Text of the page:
UVC's effect on germs have been very well researched for over 200 years by the NCBI, US government, military, CDC, NASA, and many universities like Harvard School of Medicine. Below are some publications. 

UVC Air Disinfection


June 1999

Conclusion: Installation and operation of GUV lights in central heating, ventilation and air conditioning systems of office buildings is feasible, cannot be detected by workers, and does not seem to result in any adverse effects.


November 2003

Interpretation: Installation of UGVI in most North American offices could resolve work-related symptoms in about 4 million employees, caused by microbial contamination of heating, ventilation, and air-conditioning systems. The cost of UVGI installation could in the long run prove cost-effective compared with the yearly losses from absence because of building-related illness.


September 2011

Conclusion: eUVGI decreased HVAC microbial colonization and was associated with reduced NICU environment and tracheal microbial colonization. Significant reductions in VAP and antibiotic use were also associated with eUVGI in this single-center study. Large randomized multicenter trials are needed.


October 2012

In 2012, Researchers at Duke University Medical Center used UVC to nearly eliminate all drug-resistant bacteria in 50 hospital rooms, reducing the number of bacteria by more than 97%.


November 2013

Another significant use of UV light is air disinfection because a wide variety of fungal, bacterial, and viral pathogens may be transmitted by airborne droplets as e.g., Mycobacterium tuberculosis, influenza viruses, SARS, corona virus, Aspergillus spp., and Legionella spp. UV has successfully reduced the concentration of airborne microorganisms in operating rooms during surgery.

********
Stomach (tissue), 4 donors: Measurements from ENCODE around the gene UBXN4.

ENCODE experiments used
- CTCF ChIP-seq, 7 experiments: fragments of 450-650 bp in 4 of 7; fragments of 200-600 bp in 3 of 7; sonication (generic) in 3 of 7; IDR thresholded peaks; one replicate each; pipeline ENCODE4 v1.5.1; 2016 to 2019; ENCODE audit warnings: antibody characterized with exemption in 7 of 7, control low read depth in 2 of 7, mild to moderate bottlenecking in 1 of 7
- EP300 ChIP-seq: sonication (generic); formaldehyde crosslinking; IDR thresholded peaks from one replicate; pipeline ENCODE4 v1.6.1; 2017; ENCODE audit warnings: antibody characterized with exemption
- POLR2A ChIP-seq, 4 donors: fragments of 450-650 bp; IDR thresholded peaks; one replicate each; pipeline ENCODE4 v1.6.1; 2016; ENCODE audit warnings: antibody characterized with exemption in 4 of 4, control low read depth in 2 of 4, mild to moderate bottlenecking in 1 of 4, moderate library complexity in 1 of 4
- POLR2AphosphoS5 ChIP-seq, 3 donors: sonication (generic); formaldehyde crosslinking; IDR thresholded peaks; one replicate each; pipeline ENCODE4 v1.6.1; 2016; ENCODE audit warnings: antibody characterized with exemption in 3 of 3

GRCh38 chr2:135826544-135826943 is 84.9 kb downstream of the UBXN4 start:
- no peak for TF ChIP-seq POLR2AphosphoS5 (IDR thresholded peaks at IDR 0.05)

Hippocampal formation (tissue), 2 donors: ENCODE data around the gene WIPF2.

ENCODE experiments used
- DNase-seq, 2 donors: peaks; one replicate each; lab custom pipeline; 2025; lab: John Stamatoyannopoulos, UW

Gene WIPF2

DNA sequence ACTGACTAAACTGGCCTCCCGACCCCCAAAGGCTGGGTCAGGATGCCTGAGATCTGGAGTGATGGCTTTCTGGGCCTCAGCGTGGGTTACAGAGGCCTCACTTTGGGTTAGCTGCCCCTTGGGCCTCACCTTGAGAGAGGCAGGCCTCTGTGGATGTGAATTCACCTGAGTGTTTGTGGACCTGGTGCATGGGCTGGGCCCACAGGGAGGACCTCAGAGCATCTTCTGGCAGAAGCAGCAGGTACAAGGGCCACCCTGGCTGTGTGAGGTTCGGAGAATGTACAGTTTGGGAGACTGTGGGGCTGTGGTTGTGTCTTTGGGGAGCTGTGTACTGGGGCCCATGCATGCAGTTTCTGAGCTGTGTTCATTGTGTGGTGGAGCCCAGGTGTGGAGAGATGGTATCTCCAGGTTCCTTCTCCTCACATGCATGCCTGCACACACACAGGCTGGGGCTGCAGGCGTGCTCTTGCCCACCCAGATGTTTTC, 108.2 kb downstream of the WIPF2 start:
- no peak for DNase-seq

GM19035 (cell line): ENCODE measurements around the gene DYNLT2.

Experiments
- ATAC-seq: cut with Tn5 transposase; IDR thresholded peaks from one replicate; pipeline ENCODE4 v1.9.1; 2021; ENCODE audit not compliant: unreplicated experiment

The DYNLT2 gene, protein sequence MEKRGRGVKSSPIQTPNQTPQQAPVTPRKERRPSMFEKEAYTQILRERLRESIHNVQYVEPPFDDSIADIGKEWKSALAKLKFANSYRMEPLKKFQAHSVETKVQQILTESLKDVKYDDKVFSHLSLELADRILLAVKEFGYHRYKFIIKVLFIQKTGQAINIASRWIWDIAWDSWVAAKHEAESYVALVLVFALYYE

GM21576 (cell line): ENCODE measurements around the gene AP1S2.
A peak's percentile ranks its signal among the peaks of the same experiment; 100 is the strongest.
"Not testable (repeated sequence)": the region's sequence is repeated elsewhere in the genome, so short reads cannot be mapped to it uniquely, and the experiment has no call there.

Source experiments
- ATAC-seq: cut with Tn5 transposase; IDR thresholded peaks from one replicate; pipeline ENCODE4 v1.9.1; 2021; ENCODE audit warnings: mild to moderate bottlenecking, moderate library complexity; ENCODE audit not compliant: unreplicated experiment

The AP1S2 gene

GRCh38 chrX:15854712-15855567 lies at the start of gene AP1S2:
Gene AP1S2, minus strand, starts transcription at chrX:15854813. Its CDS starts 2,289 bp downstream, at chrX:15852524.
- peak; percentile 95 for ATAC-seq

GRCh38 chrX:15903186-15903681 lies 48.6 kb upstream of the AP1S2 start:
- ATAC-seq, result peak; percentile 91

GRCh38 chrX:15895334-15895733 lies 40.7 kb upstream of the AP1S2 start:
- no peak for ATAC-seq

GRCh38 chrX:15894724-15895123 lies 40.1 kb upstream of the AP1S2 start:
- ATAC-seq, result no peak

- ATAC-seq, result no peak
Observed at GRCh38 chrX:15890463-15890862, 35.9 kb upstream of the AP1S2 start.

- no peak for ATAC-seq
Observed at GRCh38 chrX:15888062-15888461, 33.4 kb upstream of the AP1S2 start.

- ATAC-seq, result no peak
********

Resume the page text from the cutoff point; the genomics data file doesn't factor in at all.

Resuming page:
April 2003

Bioterrorism is an area of increasing public health concern. The intent of this article is to review the air cleansing technologies available to protect building occupants from the intentional release of bioterror agents into congregate spaces (such as offices, schools, auditoriums, and transportation centers), as well as through outside air intakes and by way of recirculation air ducts. Current available technologies include increased ventilation, filtration, and ultraviolet germicidal irradiation (UVGI) UVGI is a common tool in laboratories and health care facilities, but is not familiar to the public, or to some heating, ventilation, and air conditioning engineers. Interest in UVGI is increasing as concern about a possible malicious release of bioterror agents mounts. Recent applications of UVGI have focused on control of tuberculosis transmission, but a wide range of airborne respiratory pathogens are susceptible to deactivation by UVGI.